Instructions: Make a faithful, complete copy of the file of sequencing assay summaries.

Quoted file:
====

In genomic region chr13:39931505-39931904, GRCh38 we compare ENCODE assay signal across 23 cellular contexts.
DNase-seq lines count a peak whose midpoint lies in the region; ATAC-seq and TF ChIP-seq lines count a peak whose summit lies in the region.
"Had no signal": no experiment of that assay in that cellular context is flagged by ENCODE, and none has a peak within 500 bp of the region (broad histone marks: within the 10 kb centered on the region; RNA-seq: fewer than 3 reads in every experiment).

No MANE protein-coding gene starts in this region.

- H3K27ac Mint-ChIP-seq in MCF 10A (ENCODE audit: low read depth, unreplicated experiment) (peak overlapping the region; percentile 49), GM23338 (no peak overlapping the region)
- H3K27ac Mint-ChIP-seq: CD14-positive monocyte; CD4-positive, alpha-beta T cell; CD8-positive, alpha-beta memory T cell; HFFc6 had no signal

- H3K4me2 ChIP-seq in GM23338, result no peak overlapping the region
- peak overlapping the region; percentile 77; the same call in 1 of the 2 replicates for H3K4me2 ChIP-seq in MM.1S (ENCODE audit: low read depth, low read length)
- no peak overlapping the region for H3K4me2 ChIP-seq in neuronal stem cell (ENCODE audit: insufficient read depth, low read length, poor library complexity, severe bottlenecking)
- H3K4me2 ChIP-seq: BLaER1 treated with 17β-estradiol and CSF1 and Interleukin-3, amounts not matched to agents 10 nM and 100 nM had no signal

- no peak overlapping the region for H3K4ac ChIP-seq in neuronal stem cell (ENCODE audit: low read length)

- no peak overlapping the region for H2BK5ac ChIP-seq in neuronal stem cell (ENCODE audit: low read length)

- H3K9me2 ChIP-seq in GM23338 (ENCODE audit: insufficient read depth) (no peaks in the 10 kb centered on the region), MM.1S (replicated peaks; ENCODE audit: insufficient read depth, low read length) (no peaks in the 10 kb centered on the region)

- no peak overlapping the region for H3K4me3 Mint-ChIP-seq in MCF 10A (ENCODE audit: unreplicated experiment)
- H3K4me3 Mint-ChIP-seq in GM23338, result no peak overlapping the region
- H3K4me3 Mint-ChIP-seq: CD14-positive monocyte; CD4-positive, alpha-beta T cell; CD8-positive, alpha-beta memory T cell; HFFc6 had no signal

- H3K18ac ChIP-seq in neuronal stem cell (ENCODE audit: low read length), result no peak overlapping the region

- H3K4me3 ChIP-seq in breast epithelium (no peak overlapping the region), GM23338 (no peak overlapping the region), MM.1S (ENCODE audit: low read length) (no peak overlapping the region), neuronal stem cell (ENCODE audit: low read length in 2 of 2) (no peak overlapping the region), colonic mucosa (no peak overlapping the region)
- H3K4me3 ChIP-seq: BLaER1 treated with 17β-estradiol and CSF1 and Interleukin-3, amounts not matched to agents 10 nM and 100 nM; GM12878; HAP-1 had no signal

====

In genomic region chr13:39931505-39931904, GRCh38 we compare ENCODE assay signal across 23 cellular contexts.
DNase-seq lines count a peak whose midpoint lies in the region; ATAC-seq and TF ChIP-seq lines count a peak whose summit lies in the region.
"Had no signal": no experiment of that assay in that cellular context is flagged by ENCODE, and none has a peak within 500 bp of the region (broad histone marks: within the 10 kb centered on the region; RNA-seq: fewer than 3 reads in every experiment).

No MANE protein-coding gene starts in this region.

- H3K27ac Mint-ChIP-seq in MCF 10A (ENCODE audit: low read depth, unreplicated experiment) (peak overlapping the region; percentile 49), GM23338 (no peak overlapping the region)
- H3K27ac Mint-ChIP-seq: CD14-positive monocyte; CD4-positive, alpha-beta T cell; CD8-positive, alpha-beta memory T cell; HFFc6 had no signal

- H3K4me2 ChIP-seq in GM23338, result no peak overlapping the region
- peak overlapping the region; percentile 77; the same call in 1 of the 2 replicates for H3K4me2 ChIP-seq in MM.1S (ENCODE audit: low read depth, low read length)
- no peak overlapping the region for H3K4me2 ChIP-seq in neuronal stem cell (ENCODE audit: insufficient read depth, low read length, poor library complexity, severe bottlenecking)
- H3K4me2 ChIP-seq: BLaER1 treated with 17β-estradiol and CSF1 and Interleukin-3, amounts not matched to agents 10 nM and 100 nM had no signal

- no peak overlapping the region for H3K4ac ChIP-seq in neuronal stem cell (ENCODE audit: low read length)

- no peak overlapping the region for H2BK5ac ChIP-seq in neuronal stem cell (ENCODE audit: low read length)

- H3K9me2 ChIP-seq in GM23338 (ENCODE audit: insufficient read depth) (no peaks in the 10 kb centered on the region), MM.1S (replicated peaks; ENCODE audit: insufficient read depth, low read length) (no peaks in the 10 kb centered on the region)

- no peak overlapping the region for H3K4me3 Mint-ChIP-seq in MCF 10A (ENCODE audit: unreplicated experiment)
- H3K4me3 Mint-ChIP-seq in GM23338, result no peak overlapping the region
- H3K4me3 Mint-ChIP-seq: CD14-positive monocyte; CD4-positive, alpha-beta T cell; CD8-positive, alpha-beta memory T cell; HFFc6 had no signal

- H3K18ac ChIP-seq in neuronal stem cell (ENCODE audit: low read length), result no peak overlapping the region

- H3K4me3 ChIP-seq in breast epithelium (no peak overlapping the region), GM23338 (no peak overlapping the region), MM.1S (ENCODE audit: low read length) (no peak overlapping the region), neuronal stem cell (ENCODE audit: low read length in 2 of 2) (no peak overlapping the region), colonic mucosa (no peak overlapping the region)
- H3K4me3 ChIP-seq: BLaER1 treated with 17β-estradiol and CSF1 and Interleukin-3, amounts not matched to agents 10 nM and 100 nM; GM12878; HAP-1 had no signal